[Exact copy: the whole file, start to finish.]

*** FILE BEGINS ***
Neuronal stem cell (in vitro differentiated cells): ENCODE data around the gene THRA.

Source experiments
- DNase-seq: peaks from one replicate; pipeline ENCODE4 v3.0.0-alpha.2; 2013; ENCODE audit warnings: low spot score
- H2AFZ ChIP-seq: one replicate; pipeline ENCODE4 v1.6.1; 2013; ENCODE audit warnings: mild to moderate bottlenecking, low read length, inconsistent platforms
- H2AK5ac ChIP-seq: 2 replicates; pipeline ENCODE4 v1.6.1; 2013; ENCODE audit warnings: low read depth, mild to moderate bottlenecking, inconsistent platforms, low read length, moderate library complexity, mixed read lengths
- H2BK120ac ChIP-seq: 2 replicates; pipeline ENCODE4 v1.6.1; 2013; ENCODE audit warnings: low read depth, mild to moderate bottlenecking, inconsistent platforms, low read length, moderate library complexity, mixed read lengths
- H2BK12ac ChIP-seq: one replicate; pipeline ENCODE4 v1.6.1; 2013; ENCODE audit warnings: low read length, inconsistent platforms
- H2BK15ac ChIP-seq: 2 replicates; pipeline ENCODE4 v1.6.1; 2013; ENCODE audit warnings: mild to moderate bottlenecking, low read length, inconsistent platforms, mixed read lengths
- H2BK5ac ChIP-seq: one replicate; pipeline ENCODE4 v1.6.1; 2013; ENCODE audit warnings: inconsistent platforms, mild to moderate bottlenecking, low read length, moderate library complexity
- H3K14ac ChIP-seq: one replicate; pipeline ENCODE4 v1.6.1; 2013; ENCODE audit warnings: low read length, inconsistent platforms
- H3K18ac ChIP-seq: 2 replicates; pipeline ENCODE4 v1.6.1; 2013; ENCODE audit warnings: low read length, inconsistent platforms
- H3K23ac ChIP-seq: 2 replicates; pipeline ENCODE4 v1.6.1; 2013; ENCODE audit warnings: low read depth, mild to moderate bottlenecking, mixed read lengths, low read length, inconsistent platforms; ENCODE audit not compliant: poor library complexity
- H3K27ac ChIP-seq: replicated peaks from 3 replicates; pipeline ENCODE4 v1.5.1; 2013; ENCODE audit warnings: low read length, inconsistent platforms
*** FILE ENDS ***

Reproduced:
Neuronal stem cell (in vitro differentiated cells): ENCODE data around the gene THRA.

Source experiments
- DNase-seq: peaks from one replicate; pipeline ENCODE4 v3.0.0-alpha.2; 2013; ENCODE audit warnings: low spot score
- H2AFZ ChIP-seq: one replicate; pipeline ENCODE4 v1.6.1; 2013; ENCODE audit warnings: mild to moderate bottlenecking, low read length, inconsistent platforms
- H2AK5ac ChIP-seq: 2 replicates; pipeline ENCODE4 v1.6.1; 2013; ENCODE audit warnings: low read depth, mild to moderate bottlenecking, inconsistent platforms, low read length, moderate library complexity, mixed read lengths
- H2BK120ac ChIP-seq: 2 replicates; pipeline ENCODE4 v1.6.1; 2013; ENCODE audit warnings: low read depth, mild to moderate bottlenecking, inconsistent platforms, low read length, moderate library complexity, mixed read lengths
- H2BK12ac ChIP-seq: one replicate; pipeline ENCODE4 v1.6.1; 2013; ENCODE audit warnings: low read length, inconsistent platforms
- H2BK15ac ChIP-seq: 2 replicates; pipeline ENCODE4 v1.6.1; 2013; ENCODE audit warnings: mild to moderate bottlenecking, low read length, inconsistent platforms, mixed read lengths
- H2BK5ac ChIP-seq: one replicate; pipeline ENCODE4 v1.6.1; 2013; ENCODE audit warnings: inconsistent platforms, mild to moderate bottlenecking, low read length, moderate library complexity
- H3K14ac ChIP-seq: one replicate; pipeline ENCODE4 v1.6.1; 2013; ENCODE audit warnings: low read length, inconsistent platforms
- H3K18ac ChIP-seq: 2 replicates; pipeline ENCODE4 v1.6.1; 2013; ENCODE audit warnings: low read length, inconsistent platforms
- H3K23ac ChIP-seq: 2 replicates; pipeline ENCODE4 v1.6.1; 2013; ENCODE audit warnings: low read depth, mild to moderate bottlenecking, mixed read lengths, low read length, inconsistent platforms; ENCODE audit not compliant: poor library complexity
- H3K27ac ChIP-seq: replicated peaks from 3 replicates; pipeline ENCODE4 v1.5.1; 2013; ENCODE audit warnings: low read length, inconsistent platforms